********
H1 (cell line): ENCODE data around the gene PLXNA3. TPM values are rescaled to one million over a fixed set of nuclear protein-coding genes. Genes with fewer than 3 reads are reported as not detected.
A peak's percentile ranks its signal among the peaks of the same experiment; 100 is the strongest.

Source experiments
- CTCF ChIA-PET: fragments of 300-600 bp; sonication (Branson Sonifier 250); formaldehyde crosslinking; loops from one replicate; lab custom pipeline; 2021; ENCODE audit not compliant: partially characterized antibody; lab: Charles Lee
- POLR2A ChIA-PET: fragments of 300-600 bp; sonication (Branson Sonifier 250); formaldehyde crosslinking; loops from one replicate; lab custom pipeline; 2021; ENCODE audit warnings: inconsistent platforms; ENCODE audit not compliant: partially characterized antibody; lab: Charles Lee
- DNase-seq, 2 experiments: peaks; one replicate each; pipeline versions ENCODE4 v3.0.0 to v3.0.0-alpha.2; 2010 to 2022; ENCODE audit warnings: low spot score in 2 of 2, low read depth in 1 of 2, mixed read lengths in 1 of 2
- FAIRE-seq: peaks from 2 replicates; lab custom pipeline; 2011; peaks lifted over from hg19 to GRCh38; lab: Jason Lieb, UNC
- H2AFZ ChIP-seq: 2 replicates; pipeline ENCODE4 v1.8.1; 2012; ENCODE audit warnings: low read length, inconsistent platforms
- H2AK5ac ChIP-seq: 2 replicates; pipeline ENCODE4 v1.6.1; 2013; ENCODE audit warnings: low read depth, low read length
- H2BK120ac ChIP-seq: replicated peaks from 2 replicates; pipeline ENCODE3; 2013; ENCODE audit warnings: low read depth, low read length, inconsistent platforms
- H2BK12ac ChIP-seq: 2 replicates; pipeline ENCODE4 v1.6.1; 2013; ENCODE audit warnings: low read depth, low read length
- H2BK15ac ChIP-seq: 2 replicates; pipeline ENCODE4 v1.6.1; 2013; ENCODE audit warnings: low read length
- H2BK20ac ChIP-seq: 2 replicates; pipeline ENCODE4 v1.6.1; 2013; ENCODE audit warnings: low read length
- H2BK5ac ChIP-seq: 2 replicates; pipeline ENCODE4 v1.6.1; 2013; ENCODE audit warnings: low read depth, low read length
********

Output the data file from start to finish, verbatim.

H1 (cell line): ENCODE data around the gene PLXNA3. TPM values are rescaled to one million over a fixed set of nuclear protein-coding genes. Genes with fewer than 3 reads are reported as not detected.
A peak's percentile ranks its signal among the peaks of the same experiment; 100 is the strongest.

Source experiments
- CTCF ChIA-PET: fragments of 300-600 bp; sonication (Branson Sonifier 250); formaldehyde crosslinking; loops from one replicate; lab custom pipeline; 2021; ENCODE audit not compliant: partially characterized antibody; lab: Charles Lee
- POLR2A ChIA-PET: fragments of 300-600 bp; sonication (Branson Sonifier 250); formaldehyde crosslinking; loops from one replicate; lab custom pipeline; 2021; ENCODE audit warnings: inconsistent platforms; ENCODE audit not compliant: partially characterized antibody; lab: Charles Lee
- DNase-seq, 2 experiments: peaks; one replicate each; pipeline versions ENCODE4 v3.0.0 to v3.0.0-alpha.2; 2010 to 2022; ENCODE audit warnings: low spot score in 2 of 2, low read depth in 1 of 2, mixed read lengths in 1 of 2
- FAIRE-seq: peaks from 2 replicates; lab custom pipeline; 2011; peaks lifted over from hg19 to GRCh38; lab: Jason Lieb, UNC
- H2AFZ ChIP-seq: 2 replicates; pipeline ENCODE4 v1.8.1; 2012; ENCODE audit warnings: low read length, inconsistent platforms
- H2AK5ac ChIP-seq: 2 replicates; pipeline ENCODE4 v1.6.1; 2013; ENCODE audit warnings: low read depth, low read length
- H2BK120ac ChIP-seq: replicated peaks from 2 replicates; pipeline ENCODE3; 2013; ENCODE audit warnings: low read depth, low read length, inconsistent platforms
- H2BK12ac ChIP-seq: 2 replicates; pipeline ENCODE4 v1.6.1; 2013; ENCODE audit warnings: low read depth, low read length
- H2BK15ac ChIP-seq: 2 replicates; pipeline ENCODE4 v1.6.1; 2013; ENCODE audit warnings: low read length
- H2BK20ac ChIP-seq: 2 replicates; pipeline ENCODE4 v1.6.1; 2013; ENCODE audit warnings: low read length
- H2BK5ac ChIP-seq: 2 replicates; pipeline ENCODE4 v1.6.1; 2013; ENCODE audit warnings: low read depth, low read length